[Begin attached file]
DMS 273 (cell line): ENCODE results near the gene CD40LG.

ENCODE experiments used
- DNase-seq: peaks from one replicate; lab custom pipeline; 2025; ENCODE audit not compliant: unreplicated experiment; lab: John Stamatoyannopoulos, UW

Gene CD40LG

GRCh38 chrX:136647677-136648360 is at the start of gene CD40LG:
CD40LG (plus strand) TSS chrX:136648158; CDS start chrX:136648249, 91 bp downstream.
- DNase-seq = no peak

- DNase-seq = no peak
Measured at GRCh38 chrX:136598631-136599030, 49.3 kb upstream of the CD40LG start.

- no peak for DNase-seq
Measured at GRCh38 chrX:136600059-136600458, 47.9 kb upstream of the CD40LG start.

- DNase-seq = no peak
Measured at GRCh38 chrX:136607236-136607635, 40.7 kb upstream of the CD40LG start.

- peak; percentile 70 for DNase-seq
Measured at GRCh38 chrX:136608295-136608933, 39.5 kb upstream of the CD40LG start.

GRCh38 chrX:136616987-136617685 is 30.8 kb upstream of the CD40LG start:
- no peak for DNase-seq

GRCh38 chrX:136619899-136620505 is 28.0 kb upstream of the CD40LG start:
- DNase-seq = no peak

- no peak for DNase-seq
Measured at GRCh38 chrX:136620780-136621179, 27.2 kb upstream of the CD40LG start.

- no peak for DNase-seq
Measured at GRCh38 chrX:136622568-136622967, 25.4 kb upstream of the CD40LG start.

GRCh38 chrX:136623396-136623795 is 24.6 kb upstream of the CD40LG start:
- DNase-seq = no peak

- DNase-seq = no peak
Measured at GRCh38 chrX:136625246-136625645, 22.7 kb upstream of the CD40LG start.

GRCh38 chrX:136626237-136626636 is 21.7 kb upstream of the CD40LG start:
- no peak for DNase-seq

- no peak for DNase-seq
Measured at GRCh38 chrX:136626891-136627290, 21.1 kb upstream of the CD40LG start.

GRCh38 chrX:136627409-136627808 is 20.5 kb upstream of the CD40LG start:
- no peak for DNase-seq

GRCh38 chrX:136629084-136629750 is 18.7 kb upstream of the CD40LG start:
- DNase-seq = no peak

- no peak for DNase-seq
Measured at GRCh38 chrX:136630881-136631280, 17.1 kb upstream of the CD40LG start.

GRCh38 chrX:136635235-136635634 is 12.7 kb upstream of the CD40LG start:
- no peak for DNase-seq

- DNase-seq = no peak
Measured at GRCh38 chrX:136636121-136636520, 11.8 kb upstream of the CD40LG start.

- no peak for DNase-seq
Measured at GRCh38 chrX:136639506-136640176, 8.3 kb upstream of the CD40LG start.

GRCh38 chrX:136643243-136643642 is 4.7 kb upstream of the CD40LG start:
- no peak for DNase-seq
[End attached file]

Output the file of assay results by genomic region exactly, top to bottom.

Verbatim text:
DMS 273 (cell line): ENCODE results near the gene CD40LG.

ENCODE experiments used
- DNase-seq: peaks from one replicate; lab custom pipeline; 2025; ENCODE audit not compliant: unreplicated experiment; lab: John Stamatoyannopoulos, UW

Gene CD40LG

GRCh38 chrX:136647677-136648360 is at the start of gene CD40LG:
CD40LG (plus strand) TSS chrX:136648158; CDS start chrX:136648249, 91 bp downstream.
- DNase-seq = no peak

- DNase-seq = no peak
Measured at GRCh38 chrX:136598631-136599030, 49.3 kb upstream of the CD40LG start.

- no peak for DNase-seq
Measured at GRCh38 chrX:136600059-136600458, 47.9 kb upstream of the CD40LG start.

- DNase-seq = no peak
Measured at GRCh38 chrX:136607236-136607635, 40.7 kb upstream of the CD40LG start.

- peak; percentile 70 for DNase-seq
Measured at GRCh38 chrX:136608295-136608933, 39.5 kb upstream of the CD40LG start.

GRCh38 chrX:136616987-136617685 is 30.8 kb upstream of the CD40LG start:
- no peak for DNase-seq

GRCh38 chrX:136619899-136620505 is 28.0 kb upstream of the CD40LG start:
- DNase-seq = no peak

- no peak for DNase-seq
Measured at GRCh38 chrX:136620780-136621179, 27.2 kb upstream of the CD40LG start.

- no peak for DNase-seq
Measured at GRCh38 chrX:136622568-136622967, 25.4 kb upstream of the CD40LG start.

GRCh38 chrX:136623396-136623795 is 24.6 kb upstream of the CD40LG start:
- DNase-seq = no peak

- DNase-seq = no peak
Measured at GRCh38 chrX:136625246-136625645, 22.7 kb upstream of the CD40LG start.

GRCh38 chrX:136626237-136626636 is 21.7 kb upstream of the CD40LG start:
- no peak for DNase-seq

- no peak for DNase-seq
Measured at GRCh38 chrX:136626891-136627290, 21.1 kb upstream of the CD40LG start.

GRCh38 chrX:136627409-136627808 is 20.5 kb upstream of the CD40LG start:
- no peak for DNase-seq

GRCh38 chrX:136629084-136629750 is 18.7 kb upstream of the CD40LG start:
- DNase-seq = no peak

- no peak for DNase-seq
Measured at GRCh38 chrX:136630881-136631280, 17.1 kb upstream of the CD40LG start.

GRCh38 chrX:136635235-136635634 is 12.7 kb upstream of the CD40LG start:
- no peak for DNase-seq

- DNase-seq = no peak
Measured at GRCh38 chrX:136636121-136636520, 11.8 kb upstream of the CD40LG start.

- no peak for DNase-seq
Measured at GRCh38 chrX:136639506-136640176, 8.3 kb upstream of the CD40LG start.

GRCh38 chrX:136643243-136643642 is 4.7 kb upstream of the CD40LG start:
- no peak for DNase-seq